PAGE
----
Profile of Time, Dali. Nobody presented fluid time better than Dali in his paintings and sculptures

As Lynn Visson writes, the concept of time in Russia is much more elastic and fluid than in the U.S. There are several reasons for that.

The famous American anthropologist Edward Hall described cultures as monochronic or fixed time and polychronic or fluid time. US, UK and most European cultures are monochronic – in these cultures time is perceived as a frame for behavior, deadlines are respected and punctuality is an important trait.

Russian culture (as well as Latin American and some Mediterranean cultures) is polychronic, which means that people like to have flexible plans and value long-tem relationships. Change of plans often comes with a request from a relative or a friend to do something for him or her. Requests from friends or relatives are more important than business agreements.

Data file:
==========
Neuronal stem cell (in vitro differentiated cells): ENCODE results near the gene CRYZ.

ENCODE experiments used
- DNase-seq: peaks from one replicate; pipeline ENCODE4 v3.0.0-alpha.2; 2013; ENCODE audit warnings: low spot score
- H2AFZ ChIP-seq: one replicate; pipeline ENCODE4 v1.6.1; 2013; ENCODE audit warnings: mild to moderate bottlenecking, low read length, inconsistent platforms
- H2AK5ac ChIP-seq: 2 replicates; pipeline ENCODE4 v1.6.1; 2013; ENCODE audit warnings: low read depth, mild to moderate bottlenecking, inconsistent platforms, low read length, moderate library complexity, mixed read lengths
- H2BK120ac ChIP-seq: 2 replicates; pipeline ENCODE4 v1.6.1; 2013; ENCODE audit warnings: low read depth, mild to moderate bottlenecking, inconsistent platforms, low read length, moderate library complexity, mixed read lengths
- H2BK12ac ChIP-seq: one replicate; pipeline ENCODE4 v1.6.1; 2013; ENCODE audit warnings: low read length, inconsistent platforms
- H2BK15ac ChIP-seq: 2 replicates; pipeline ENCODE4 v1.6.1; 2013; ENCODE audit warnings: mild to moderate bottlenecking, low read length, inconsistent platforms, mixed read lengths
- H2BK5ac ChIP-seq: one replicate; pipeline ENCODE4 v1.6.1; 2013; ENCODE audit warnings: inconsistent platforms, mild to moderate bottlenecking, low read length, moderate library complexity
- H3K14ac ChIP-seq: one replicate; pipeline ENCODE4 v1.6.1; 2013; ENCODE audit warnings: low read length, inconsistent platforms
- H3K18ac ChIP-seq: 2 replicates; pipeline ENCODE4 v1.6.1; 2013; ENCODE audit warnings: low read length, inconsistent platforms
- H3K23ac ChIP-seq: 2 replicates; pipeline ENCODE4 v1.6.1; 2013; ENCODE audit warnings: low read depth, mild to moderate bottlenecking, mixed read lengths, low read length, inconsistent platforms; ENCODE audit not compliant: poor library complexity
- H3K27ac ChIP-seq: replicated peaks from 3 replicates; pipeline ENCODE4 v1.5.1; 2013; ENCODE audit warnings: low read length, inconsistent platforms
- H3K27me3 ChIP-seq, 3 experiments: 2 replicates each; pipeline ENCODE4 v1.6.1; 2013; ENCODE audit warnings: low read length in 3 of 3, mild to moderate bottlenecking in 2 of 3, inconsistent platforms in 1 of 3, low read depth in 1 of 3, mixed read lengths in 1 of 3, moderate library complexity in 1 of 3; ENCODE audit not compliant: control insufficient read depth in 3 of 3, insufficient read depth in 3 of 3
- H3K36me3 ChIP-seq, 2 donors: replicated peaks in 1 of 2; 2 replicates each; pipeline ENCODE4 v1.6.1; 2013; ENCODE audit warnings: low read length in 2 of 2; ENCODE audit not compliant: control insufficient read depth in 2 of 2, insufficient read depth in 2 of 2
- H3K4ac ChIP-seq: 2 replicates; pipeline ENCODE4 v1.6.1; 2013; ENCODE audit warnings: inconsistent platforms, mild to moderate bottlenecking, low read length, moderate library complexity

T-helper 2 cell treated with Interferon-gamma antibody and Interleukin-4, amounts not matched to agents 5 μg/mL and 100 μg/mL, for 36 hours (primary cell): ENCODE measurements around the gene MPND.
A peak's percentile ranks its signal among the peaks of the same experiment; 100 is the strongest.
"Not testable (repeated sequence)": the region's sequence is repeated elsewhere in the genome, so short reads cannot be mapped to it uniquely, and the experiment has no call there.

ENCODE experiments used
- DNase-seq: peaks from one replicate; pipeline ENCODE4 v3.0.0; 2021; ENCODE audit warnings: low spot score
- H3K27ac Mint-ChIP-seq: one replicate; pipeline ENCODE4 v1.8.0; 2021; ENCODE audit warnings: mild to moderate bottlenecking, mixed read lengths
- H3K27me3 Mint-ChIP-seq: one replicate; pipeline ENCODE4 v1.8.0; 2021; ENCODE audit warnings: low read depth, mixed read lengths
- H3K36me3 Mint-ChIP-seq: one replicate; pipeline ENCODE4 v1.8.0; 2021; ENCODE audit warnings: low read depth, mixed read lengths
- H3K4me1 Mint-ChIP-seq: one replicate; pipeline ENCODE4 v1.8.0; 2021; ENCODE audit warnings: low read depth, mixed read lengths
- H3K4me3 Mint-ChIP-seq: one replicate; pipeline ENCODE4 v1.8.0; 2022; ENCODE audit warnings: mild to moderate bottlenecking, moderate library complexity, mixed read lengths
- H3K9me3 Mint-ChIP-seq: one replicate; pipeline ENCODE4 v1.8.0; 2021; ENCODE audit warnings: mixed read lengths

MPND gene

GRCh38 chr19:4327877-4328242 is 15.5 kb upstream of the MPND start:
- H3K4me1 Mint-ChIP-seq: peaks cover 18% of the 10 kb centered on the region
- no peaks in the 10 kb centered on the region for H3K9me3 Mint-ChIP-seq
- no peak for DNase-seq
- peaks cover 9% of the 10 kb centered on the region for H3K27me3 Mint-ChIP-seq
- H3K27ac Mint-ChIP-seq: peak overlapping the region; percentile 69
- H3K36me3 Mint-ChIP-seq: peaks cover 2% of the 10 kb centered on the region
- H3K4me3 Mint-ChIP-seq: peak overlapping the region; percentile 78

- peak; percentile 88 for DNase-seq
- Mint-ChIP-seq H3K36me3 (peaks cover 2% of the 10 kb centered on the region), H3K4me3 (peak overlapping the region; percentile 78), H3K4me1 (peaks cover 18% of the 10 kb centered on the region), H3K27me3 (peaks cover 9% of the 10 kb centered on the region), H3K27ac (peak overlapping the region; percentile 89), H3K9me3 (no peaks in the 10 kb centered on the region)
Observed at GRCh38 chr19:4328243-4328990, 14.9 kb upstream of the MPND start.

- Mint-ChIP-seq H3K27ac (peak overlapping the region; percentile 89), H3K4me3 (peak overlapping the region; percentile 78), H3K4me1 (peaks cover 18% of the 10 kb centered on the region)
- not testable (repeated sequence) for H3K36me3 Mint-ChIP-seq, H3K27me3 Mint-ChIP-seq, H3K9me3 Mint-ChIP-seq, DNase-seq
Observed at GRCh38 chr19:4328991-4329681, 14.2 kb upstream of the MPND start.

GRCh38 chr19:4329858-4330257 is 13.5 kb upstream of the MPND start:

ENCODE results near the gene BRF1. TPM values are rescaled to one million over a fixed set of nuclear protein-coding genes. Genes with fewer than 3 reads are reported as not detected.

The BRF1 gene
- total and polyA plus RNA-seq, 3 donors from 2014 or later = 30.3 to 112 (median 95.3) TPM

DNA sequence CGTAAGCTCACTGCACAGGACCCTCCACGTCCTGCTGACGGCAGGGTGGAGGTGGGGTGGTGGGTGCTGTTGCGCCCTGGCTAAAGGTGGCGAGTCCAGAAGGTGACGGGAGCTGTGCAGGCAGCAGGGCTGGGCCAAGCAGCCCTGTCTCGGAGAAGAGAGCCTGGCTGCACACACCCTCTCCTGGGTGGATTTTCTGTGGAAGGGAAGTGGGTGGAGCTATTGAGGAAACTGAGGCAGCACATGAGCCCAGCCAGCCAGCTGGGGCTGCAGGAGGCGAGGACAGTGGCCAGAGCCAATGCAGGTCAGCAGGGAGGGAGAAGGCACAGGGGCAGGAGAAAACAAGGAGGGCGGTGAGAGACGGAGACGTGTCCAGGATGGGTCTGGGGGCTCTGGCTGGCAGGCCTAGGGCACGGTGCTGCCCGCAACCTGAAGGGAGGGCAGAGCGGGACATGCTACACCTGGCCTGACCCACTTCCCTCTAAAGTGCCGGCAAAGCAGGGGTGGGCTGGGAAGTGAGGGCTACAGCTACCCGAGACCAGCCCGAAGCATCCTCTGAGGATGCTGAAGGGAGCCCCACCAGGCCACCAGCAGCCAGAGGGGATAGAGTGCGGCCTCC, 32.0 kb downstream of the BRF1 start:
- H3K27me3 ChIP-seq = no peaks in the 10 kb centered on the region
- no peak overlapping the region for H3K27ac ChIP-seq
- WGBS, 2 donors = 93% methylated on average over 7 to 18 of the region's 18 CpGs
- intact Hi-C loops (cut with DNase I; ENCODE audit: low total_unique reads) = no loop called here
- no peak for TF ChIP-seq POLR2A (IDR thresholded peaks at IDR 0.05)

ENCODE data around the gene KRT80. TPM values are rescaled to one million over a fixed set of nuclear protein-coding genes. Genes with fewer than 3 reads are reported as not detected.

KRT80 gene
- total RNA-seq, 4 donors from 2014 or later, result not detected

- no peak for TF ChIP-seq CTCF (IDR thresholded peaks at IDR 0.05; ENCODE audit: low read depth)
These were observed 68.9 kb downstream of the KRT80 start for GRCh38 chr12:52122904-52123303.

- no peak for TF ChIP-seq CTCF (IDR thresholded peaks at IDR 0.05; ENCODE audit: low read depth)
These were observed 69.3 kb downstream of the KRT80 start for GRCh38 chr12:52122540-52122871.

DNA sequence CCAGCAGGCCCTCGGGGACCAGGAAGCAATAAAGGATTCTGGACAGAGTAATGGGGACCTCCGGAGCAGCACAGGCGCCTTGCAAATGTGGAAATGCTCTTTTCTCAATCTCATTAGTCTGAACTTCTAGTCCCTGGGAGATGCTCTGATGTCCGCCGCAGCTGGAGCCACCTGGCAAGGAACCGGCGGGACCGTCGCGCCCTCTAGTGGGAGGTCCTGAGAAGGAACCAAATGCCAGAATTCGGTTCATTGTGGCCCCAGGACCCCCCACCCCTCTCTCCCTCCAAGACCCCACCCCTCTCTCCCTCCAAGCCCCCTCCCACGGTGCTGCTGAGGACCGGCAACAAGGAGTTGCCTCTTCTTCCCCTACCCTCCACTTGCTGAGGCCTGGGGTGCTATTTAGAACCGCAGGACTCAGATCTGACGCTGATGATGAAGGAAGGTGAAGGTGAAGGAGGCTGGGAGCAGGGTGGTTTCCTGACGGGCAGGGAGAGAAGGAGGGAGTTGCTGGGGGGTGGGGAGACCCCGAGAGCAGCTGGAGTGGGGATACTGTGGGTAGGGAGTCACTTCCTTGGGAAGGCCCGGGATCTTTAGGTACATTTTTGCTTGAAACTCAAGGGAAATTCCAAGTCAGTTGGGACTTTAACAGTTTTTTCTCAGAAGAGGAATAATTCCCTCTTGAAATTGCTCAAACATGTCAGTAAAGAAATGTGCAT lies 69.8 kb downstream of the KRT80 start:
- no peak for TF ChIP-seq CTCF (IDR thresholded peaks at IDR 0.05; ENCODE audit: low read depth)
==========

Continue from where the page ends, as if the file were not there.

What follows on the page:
However, Russians do not like to plan far in advance even meetings with friends. The only exception is New Year vacation plans with friends and only because people know that waiting until last-minute may lead to no tickets or high prices. If you call a friend and offer to meet tomorrow or the day after tomorrow – high chances that they will find time to meet with you. But try calling a friend and offering to meet 2 weeks from now – he or she will say “Sure!”, but may postpone the meeting last-minute, although they will usually tell you why. That last part is interesting in itself. It is considered not polite to just say “I would not be able to meet with you tomorrow, because I already have other plans”. A Russian person will give a detailed explanation, why he or she cannot meet – she has to take a child to the doctor or her boss told her to stay late in the office to finish a project or he must collect a relative from the airport. There is a cultural need to justify why your plans have changed. However in general planning a meeting with a friend or even a business meeting 2-3 weeks in advance is very uncommon. How can I know what I will be doing on that day 3 weeks from now?